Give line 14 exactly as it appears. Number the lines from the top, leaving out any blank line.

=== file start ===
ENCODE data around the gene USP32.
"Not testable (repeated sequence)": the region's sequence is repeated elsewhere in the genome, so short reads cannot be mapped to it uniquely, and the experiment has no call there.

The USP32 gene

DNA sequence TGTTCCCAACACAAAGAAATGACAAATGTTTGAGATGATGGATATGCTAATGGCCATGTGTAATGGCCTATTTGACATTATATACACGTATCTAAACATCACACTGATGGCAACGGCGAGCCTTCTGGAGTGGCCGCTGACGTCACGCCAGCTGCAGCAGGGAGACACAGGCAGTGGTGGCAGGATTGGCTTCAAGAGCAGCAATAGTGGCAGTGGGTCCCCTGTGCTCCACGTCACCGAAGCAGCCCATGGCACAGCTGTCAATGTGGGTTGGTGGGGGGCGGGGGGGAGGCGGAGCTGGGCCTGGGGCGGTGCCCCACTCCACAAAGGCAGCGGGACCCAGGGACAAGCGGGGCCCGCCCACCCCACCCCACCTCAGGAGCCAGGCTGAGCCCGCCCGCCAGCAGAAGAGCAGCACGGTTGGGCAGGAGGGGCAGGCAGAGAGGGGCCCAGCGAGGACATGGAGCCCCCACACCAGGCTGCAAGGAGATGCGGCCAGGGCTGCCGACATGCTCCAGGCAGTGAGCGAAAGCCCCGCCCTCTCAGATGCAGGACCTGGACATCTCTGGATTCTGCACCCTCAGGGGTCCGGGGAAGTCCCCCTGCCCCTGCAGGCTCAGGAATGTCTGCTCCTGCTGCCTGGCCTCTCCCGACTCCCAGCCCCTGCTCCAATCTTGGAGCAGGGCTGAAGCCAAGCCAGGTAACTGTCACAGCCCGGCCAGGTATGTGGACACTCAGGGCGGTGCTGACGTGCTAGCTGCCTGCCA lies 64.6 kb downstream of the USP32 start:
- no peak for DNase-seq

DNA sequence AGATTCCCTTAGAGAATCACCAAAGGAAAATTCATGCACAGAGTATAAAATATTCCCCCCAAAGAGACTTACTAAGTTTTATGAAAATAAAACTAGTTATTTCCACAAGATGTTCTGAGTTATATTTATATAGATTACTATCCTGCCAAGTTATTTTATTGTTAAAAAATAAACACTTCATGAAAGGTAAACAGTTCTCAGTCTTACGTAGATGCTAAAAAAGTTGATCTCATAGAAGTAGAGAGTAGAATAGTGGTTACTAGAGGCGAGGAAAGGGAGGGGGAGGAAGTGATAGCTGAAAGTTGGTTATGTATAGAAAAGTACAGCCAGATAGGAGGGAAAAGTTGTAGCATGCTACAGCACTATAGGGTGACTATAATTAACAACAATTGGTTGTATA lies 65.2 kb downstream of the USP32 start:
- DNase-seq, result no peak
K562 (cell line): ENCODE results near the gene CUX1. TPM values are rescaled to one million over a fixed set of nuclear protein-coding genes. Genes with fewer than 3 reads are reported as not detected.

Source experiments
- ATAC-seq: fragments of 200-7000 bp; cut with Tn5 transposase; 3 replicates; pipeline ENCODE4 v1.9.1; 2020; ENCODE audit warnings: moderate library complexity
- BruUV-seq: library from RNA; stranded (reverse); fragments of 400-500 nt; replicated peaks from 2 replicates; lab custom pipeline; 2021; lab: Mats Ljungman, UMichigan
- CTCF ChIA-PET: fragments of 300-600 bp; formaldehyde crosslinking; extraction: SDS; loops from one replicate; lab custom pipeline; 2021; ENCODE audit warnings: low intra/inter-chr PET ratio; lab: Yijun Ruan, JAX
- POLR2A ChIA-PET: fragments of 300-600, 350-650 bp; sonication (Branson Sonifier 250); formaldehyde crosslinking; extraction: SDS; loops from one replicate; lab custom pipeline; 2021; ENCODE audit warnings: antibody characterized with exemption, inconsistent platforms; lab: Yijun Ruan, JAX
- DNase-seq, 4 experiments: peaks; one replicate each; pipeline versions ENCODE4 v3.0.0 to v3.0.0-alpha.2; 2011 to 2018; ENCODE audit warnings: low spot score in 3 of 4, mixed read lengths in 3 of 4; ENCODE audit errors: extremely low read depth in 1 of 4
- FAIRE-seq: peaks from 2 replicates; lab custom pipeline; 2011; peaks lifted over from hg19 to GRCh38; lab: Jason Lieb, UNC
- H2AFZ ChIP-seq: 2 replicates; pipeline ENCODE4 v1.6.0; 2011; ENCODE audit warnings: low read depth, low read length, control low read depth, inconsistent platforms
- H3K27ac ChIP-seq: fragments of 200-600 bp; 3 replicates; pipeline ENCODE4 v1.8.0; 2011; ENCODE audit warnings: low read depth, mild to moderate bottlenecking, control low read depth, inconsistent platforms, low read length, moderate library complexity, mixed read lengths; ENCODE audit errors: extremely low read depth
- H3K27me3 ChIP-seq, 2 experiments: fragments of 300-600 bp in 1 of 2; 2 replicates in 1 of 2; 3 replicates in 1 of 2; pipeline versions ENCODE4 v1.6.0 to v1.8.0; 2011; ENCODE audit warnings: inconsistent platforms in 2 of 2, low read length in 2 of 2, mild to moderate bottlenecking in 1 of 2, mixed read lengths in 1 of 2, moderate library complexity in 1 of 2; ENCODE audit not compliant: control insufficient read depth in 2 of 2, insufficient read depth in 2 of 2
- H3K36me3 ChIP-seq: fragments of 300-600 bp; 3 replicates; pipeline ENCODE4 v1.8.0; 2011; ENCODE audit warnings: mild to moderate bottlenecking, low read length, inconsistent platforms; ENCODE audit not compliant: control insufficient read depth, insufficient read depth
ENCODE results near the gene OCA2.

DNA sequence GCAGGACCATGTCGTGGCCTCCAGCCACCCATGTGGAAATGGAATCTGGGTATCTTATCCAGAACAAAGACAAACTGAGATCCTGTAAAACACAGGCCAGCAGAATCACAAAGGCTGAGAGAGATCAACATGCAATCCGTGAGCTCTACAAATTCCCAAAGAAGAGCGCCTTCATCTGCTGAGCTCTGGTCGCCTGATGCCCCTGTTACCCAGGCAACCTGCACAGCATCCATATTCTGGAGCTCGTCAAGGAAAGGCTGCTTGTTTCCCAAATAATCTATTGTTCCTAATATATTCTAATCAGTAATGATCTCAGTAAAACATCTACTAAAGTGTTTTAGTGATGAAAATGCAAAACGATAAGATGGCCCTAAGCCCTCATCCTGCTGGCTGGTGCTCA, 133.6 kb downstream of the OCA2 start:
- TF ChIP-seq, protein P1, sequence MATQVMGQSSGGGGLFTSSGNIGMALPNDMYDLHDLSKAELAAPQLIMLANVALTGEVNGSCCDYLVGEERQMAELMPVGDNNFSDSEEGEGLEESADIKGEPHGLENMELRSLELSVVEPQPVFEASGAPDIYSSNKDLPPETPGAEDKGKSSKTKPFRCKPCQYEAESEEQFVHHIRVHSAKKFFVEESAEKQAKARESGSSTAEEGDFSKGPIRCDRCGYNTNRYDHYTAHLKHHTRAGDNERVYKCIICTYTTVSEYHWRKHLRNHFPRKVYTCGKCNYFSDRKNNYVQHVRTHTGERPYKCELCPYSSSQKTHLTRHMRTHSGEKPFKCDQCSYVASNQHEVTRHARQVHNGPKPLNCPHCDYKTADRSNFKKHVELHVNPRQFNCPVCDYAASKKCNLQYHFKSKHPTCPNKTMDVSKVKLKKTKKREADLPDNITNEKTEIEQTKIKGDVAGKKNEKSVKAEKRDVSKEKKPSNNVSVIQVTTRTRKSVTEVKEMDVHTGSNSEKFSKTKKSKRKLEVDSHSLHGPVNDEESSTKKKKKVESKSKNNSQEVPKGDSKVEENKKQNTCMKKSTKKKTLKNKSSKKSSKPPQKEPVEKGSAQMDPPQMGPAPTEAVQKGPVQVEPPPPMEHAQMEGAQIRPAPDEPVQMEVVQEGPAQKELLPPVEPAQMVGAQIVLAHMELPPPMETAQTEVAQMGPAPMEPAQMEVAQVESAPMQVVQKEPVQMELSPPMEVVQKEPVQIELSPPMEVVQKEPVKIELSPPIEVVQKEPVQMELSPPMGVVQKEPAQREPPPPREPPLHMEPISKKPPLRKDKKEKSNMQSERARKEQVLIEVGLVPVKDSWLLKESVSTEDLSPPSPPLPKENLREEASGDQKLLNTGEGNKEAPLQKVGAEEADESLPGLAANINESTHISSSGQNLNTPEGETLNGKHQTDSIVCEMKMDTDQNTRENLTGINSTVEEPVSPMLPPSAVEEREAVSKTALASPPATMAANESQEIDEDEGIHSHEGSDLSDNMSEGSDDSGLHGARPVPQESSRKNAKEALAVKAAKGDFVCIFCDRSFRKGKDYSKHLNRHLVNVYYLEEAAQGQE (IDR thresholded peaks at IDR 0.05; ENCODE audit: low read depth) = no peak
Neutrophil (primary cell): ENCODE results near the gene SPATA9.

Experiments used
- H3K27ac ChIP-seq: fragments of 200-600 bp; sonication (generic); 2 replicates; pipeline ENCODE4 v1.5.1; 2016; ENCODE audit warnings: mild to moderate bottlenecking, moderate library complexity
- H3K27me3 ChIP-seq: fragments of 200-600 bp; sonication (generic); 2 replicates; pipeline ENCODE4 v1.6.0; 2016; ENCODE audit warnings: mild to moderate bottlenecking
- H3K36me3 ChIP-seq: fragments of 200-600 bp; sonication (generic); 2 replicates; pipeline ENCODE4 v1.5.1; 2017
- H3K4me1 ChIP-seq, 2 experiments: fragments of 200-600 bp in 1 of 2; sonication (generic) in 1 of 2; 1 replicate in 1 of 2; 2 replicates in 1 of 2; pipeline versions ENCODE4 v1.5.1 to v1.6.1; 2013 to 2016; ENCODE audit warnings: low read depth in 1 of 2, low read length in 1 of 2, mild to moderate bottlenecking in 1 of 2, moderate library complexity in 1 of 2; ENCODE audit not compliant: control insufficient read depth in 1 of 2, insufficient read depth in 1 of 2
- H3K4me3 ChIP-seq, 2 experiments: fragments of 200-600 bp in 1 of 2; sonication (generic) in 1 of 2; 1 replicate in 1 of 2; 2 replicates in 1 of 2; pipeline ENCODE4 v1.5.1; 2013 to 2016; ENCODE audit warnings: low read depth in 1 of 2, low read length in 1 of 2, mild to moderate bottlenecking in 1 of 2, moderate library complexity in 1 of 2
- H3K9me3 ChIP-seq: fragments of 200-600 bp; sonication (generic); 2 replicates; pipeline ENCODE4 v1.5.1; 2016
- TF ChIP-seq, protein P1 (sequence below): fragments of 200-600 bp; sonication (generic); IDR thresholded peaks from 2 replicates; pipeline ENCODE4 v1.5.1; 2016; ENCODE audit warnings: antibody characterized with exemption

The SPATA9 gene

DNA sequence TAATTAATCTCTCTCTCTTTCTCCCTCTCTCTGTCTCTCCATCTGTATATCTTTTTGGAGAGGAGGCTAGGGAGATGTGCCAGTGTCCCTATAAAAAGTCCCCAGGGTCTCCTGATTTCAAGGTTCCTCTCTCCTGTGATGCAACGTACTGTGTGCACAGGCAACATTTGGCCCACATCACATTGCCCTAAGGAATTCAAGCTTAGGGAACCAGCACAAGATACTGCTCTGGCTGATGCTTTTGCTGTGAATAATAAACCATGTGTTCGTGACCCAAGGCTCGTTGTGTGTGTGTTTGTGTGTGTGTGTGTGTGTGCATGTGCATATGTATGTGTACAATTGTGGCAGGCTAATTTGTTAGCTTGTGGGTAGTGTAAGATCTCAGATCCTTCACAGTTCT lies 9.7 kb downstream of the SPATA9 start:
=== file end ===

- DNase-seq, 4 experiments: peaks; one replicate each; pipeline versions ENCODE4 v3.0.0 to v3.0.0-alpha.2; 2011 to 2018; ENCODE audit warnings: low spot score in 3 of 4, mixed read lengths in 3 of 4; ENCODE audit errors: extremely low read depth in 1 of 4